by Victoria Tremblett August 13, 2022 3 min read

Privacy of personal information is a fundamental value of the law recognized in Charterjurisprudence. This includes privacy of one’s personal health information.

The tort of intrusion upon seclusion was first recognized by the Ontario Court of Appeal in Jones v Tsige,2012 ONCA 32, in order to provide a remedy to individuals whose informational privacy has been breached.

However, as explained in Stewart v Demme,2022 ONSC 1790, the threshold for intrusion upon seclusion is high, as the intrusion must be “highly offensive” to a reasonable person in the circumstances. Accordingly, not every breach of privacy of personal health information will automatically support a claim of intrusion upon seclusion.

The Tort of Intrusion Upon Seclusion

In Jones v Tsige,the Court of Appeal found that the facts of the case cried out for a remedy. The defendant and plaintiff did not know each other, but worked for different branches of the same bank. The plaintiff entered into a common law relationship with the defendant’s ex-husband, following which the defendant used her work computer to access the plaintiff’s personal banking information over 174 times over approximately 4 years.

The Court therefore recognized the tort of intrusion upon seclusion, consisting of the following elements:

  1. The defendant’s conduct is intentional (or reckless);
  2. The defendant invades, without lawful justification, the plaintiff’s private affairs or concerns;
  3. The nature of the invasion is such that a reasonable person would regard it as highly offensive, causing distress, humiliation, or anguish.

The Context of Personal Health Information:  Stewart v Demme,2022 ONSC 1790

In Stewart v Demme, 2022 ONSC 1790, the court considered the tort of intrusion upon seclusion in the context of personal health information. The defendant, Ms. Demme, was a nurse employed by the Defendant hospital. Over the course of approximately 10 years, Ms. Demme accessed over 11,000 individual patient records in order to facilitate theft of narcotics. The records accessed included both patients to whom Ms. Demme provided care, or were patients on her unit, as well as other patients of the Hospital who were not within her circle of care and to whom she did not provide care.

Ms. Demme would access the patient’s records on the automated medication dispensing unit located on the day surgery unit where she worked. She would select a patient name, following which the screen would display the patient’s identification number, the hospital unit they had visited, any allergies to medications, and sometimes the medications dispensed to that patient in the last 32 hours. Ms. Demme would access the records briefly, for a matter of seconds, obtaining only the information necessary to open the medication dispensing drawer. On cross-examination Ms. Demme said that the only reason she accessed the patient records was to facilitate theft of the narcotics.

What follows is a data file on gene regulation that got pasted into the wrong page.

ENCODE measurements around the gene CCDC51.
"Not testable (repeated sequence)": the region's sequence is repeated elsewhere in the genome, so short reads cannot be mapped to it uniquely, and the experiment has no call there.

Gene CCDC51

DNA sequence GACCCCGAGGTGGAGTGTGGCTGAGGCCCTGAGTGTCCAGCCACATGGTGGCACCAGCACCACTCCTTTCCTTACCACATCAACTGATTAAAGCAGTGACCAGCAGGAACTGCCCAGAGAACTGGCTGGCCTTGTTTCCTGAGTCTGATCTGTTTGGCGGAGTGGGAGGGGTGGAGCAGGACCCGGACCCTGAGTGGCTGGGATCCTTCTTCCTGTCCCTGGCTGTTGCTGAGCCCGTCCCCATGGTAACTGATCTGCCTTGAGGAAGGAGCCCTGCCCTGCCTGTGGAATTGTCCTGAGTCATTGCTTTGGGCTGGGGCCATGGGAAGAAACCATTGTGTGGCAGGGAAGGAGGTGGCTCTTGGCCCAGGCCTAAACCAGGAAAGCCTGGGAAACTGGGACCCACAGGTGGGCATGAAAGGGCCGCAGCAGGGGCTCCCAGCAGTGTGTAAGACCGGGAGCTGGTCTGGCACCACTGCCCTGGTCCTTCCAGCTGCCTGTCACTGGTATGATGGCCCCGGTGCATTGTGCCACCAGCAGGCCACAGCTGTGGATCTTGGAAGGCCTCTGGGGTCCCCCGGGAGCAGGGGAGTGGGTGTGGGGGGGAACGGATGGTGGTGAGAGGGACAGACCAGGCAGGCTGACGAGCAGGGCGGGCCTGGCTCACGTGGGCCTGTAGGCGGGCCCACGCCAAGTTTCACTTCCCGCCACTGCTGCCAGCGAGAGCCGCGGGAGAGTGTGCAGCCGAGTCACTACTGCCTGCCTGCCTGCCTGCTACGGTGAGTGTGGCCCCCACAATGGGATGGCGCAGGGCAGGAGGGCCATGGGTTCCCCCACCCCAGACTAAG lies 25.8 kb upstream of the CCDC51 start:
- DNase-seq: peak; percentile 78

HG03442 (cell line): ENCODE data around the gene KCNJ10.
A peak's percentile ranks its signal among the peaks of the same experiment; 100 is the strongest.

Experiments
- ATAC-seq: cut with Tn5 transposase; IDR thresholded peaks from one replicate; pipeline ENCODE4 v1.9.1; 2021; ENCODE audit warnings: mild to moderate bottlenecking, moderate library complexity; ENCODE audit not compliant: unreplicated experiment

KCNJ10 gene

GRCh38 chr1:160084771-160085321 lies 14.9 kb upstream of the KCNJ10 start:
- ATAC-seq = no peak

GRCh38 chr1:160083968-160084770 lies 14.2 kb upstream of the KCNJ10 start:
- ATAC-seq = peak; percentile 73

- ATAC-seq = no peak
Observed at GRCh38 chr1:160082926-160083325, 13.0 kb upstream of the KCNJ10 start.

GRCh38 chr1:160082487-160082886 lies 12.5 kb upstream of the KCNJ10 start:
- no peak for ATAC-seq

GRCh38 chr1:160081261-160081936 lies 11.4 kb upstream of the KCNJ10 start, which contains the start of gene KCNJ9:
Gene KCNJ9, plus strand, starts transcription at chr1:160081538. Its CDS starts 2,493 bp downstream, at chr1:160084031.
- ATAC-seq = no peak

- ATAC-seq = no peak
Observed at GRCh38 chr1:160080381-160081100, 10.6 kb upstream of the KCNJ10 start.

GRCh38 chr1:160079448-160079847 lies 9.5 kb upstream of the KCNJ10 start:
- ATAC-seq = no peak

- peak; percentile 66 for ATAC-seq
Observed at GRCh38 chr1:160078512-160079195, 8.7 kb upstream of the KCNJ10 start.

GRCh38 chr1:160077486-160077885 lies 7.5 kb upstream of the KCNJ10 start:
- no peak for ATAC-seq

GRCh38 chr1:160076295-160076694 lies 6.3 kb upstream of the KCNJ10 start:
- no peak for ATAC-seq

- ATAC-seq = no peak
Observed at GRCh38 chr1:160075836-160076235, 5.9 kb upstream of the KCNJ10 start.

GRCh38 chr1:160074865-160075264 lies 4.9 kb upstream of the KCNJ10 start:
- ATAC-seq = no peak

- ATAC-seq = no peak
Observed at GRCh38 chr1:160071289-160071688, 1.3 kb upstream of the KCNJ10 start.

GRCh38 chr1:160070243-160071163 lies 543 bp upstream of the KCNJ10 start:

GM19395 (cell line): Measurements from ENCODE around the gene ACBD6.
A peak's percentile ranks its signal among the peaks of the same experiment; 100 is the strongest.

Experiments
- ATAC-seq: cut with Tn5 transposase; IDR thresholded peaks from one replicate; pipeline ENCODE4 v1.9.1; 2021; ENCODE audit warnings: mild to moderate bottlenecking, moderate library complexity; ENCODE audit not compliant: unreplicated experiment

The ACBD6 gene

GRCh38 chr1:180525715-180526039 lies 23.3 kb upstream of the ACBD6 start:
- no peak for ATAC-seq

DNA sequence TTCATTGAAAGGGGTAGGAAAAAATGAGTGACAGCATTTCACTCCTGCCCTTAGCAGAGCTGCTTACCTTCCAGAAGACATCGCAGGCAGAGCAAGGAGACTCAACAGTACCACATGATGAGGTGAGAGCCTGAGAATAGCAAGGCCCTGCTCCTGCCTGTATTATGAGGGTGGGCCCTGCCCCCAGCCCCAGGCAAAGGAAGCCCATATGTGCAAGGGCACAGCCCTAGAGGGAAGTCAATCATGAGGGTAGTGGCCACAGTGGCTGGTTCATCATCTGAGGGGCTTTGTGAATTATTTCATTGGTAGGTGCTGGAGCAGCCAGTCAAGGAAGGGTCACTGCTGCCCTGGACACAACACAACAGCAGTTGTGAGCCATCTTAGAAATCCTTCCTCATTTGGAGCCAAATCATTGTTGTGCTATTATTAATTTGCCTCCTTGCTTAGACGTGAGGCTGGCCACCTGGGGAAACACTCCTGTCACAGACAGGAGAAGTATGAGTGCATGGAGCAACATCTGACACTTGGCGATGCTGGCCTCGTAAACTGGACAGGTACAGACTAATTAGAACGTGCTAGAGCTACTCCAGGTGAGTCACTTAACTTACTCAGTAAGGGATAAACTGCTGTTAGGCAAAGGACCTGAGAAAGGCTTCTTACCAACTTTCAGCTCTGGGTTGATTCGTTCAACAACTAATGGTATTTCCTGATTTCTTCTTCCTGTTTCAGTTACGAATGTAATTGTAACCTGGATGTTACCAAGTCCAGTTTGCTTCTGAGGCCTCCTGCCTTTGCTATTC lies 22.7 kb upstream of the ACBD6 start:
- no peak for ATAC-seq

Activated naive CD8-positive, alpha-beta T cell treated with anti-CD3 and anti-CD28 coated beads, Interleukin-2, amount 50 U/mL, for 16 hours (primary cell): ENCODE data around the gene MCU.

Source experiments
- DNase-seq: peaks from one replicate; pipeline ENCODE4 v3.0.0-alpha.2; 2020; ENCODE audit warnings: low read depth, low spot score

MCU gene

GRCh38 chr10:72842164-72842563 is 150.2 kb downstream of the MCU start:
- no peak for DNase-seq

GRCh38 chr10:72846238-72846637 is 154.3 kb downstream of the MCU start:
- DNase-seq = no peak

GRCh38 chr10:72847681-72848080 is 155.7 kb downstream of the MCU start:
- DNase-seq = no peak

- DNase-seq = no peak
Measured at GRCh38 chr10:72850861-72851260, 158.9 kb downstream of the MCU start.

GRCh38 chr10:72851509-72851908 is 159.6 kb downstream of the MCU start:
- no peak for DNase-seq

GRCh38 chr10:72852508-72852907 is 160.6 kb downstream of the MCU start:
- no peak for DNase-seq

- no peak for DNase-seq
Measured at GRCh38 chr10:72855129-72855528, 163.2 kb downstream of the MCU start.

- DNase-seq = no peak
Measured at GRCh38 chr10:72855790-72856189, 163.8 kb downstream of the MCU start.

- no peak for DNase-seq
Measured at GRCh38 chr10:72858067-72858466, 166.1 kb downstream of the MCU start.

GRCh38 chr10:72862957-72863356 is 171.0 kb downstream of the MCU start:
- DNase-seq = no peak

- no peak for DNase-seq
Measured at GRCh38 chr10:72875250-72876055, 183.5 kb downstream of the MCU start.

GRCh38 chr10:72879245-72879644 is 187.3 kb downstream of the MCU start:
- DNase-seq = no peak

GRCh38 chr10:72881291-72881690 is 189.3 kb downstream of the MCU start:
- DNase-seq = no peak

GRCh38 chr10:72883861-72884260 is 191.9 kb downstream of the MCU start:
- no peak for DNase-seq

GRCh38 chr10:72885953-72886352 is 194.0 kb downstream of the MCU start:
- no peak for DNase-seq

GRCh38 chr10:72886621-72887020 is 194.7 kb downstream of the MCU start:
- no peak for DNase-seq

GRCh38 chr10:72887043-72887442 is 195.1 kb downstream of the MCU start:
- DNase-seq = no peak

A proposed class action was commenced against the Hospital and Ms. Demme, and was certified to proceed with a claim for intrusion upon seclusion. The certification turned on the third element of the test – whether the nature of the invasion is such that a reasonable person would regard it as highly offensive, causing distress, humiliation, or anguish. The certification judge’s decision to certify the class action was influenced by the nature of the privacy interest infringed. The certification judge held that “any intrusion - even a very small one - into a realm as protected as private health information may be considered highly offensive."

The hospital appealed the certification to the Divisional Court, arguing that the nature of the invasion was not “highly offensive” when viewed objectively. The Divisional Court agreed, and allowed the appeal.

Justice Sachs specifically stated that “[n]ot every intrusion into private health information amounts to a basis to sue for the tort of intrusion upon seclusion.” The particular intrusion must be highly offensive to a reasonable person with regard to relevant circumstances.

While it is not an element of the cause of action that the facts must “cry out for a remedy,” Justice Sachs held that it does inform the analysis as it is “designed to offer a remedy in situations where the privacy intrusion is very serious, not [in] any privacy intrusion [emphasis added].”

In this case, each patient record was accessed briefly, for a matter of seconds, for the sole purpose of obtaining the narcotics. The information accessed was limited (as described above) and access was fleeting. Ms. Demme did not retain or share the information. Thus, while Ms. Demme did access personal health information, the intrusion was not one which would be highly offensive to a reasonable person.

The appeal was allowed and the plaintiff’s motion to certify her action for intrusion upon seclusion was dismissed.



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